Vacant House? Let Your Insurance Agent Know…

This morning I was speaking with a friend that’s an insurance broker. We were talking about homeowner policies for a buyer that I’m currently working with. I mentioned something about a vacant house and the broker cautioned me that a homeowner should always contact their insurance provider if their house is going to become vacant, as their coverage may no longer be effective. I had never heard of this, and after polling several agents in my office, neither had they.

Apparently most homeowner insurance policies only cover owner occupied houses. So if you move out of your home and it’s going to be vacant before the closing, you’ll want to alert your provider. If it’s only a couple of weeks until the scheduled closing, they may be fine with it. You may not need a change in policy. If it’s a longer, indefinite time period, you may need to have a change in policy, or rider, attached to your current policy. It may add an additional expense to your insurance bill, but at least your home will be covered if there is a major issue (fire, vandalism, etc.). Disclaimer: Check with your broker/provider for specifics, as I am not an insurance agent…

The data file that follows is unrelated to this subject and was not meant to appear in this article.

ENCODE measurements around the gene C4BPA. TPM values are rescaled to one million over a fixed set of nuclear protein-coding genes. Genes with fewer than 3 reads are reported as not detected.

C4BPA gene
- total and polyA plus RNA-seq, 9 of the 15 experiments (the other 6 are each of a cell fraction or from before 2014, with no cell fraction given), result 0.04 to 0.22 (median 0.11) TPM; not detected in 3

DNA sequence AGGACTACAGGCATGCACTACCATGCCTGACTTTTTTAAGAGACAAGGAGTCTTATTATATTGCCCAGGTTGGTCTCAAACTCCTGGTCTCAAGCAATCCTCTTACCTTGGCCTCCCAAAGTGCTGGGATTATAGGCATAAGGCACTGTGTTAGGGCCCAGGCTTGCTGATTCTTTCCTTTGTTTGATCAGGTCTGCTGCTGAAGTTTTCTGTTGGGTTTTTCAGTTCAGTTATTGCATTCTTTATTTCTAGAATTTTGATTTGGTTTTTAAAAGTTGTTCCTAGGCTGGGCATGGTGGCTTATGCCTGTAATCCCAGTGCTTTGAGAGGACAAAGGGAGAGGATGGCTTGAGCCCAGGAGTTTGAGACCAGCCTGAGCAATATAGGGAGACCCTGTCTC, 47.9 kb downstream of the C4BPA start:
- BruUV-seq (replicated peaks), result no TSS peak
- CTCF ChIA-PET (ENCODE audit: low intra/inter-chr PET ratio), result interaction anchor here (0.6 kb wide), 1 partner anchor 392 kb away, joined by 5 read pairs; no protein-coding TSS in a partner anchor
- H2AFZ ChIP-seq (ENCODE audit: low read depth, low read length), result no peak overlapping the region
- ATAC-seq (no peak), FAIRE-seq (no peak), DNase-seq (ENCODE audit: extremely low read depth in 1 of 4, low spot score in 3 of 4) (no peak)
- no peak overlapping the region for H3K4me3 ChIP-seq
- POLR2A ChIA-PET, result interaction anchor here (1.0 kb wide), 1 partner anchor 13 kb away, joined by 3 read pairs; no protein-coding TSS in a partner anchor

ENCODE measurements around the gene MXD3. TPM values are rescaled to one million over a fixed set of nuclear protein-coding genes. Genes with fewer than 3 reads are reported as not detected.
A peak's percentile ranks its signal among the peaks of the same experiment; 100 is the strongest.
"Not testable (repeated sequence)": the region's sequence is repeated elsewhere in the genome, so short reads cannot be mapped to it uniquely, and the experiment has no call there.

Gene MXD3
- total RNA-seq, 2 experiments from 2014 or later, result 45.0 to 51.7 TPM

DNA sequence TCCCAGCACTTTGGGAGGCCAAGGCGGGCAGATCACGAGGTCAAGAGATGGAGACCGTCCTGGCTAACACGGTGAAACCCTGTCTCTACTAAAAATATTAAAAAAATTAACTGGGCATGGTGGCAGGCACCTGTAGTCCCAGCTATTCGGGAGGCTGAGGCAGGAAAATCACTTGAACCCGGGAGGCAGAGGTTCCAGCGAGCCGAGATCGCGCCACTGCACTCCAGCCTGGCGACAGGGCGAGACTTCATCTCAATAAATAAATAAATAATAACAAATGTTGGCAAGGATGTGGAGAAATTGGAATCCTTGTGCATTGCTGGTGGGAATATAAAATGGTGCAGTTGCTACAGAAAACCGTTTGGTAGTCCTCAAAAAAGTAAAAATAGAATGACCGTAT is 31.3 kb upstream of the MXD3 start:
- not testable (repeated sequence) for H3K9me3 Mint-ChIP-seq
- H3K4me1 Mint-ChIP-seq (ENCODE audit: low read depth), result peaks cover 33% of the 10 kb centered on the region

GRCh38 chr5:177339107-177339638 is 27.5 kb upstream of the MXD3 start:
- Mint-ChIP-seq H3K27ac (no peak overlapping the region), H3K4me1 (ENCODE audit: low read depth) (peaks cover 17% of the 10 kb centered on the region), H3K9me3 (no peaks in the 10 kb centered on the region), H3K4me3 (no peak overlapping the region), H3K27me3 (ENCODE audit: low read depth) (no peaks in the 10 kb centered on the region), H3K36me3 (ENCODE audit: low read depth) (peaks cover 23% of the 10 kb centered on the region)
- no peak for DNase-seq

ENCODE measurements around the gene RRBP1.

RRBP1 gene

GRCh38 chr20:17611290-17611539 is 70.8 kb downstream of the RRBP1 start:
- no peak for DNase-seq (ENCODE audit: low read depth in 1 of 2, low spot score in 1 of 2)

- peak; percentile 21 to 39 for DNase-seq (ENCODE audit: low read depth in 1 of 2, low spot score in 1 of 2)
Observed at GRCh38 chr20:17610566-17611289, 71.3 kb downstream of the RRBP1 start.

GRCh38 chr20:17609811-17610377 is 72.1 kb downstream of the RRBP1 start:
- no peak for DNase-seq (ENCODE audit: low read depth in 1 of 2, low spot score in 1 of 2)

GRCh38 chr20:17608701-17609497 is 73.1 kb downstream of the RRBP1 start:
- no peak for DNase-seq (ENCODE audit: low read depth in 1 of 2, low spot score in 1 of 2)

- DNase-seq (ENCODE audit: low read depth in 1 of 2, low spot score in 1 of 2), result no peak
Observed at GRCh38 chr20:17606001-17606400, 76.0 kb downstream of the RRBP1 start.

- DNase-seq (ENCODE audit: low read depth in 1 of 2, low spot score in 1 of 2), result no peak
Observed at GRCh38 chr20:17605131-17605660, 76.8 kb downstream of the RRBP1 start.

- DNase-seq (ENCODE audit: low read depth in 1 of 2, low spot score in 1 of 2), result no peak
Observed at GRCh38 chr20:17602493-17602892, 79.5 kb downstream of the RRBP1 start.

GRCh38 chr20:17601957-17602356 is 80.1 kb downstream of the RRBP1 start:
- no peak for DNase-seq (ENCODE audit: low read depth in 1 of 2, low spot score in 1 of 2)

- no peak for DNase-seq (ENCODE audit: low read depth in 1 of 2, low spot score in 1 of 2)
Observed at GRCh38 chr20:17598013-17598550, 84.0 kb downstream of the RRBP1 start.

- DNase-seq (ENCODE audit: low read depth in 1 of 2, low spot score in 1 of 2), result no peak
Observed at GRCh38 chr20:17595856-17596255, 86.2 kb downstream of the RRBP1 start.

Remember, it’s also a good policy to have a neighbor, your REALTOR, a family member, etc. check in on your home at least once a week once you’ve moved out if you’re no longer in the area.

Dueling with Dual Agency

I often hear agents talk about how they are representing both the buyer and the seller in a transaction. This concept is called single-agent Dual Agency and it is legal in the state of Connecticut. I do not agree with this practice and believe that it is not in the best interest of either the buyer or the seller to work with the same agent during a transaction.

When you have a Real Estate agent represent you in a transaction, they are compensated to represent you and look after your best interests. If that same agent is also representing your counterpart, then they also have the responsibilty to do what is in the best interest of that person. Since it’s impossible to serve two masters, the end result may be that the agent is just trying to get the deal done as quickly and easily as possible, for them.